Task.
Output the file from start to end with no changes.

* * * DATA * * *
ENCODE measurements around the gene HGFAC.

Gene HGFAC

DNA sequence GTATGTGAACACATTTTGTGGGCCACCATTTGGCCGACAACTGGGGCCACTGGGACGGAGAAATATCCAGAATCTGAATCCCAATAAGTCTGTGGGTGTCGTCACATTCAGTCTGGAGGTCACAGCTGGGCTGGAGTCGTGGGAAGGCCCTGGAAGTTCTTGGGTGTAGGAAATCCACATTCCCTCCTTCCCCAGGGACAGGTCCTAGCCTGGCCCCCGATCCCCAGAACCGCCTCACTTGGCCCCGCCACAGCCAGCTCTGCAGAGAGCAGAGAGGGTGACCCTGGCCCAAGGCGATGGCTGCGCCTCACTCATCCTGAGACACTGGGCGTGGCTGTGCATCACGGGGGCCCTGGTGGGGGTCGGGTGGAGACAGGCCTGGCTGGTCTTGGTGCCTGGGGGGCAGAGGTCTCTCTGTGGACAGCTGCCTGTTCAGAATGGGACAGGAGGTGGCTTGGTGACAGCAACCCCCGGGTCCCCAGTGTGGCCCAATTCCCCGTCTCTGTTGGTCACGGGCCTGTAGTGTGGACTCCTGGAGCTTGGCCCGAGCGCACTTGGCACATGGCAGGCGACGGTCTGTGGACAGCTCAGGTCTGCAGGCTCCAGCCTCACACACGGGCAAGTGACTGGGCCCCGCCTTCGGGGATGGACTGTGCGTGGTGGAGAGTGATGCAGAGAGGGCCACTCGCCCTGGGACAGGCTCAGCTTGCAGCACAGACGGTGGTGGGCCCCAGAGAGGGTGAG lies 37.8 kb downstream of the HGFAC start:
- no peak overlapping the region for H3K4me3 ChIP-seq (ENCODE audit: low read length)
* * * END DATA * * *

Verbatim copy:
ENCODE measurements around the gene HGFAC.

Gene HGFAC

DNA sequence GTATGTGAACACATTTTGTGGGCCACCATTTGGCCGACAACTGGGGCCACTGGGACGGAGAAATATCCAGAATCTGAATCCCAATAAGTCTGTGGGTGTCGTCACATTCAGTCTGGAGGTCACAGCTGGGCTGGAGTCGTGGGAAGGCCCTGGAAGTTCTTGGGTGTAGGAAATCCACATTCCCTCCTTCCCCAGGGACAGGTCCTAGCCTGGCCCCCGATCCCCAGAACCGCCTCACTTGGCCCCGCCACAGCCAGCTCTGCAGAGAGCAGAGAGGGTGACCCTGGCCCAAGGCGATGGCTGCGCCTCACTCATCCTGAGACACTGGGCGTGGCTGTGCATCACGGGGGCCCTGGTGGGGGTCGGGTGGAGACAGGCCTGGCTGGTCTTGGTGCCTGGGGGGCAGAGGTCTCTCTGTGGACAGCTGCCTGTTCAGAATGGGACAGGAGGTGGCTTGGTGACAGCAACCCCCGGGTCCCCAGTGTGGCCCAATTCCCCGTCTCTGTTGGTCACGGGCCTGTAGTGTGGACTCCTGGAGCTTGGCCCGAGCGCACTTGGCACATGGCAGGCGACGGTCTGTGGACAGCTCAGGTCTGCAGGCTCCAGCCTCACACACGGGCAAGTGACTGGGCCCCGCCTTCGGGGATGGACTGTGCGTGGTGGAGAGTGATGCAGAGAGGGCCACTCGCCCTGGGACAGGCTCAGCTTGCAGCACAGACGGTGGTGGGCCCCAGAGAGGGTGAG lies 37.8 kb downstream of the HGFAC start:
- no peak overlapping the region for H3K4me3 ChIP-seq (ENCODE audit: low read length)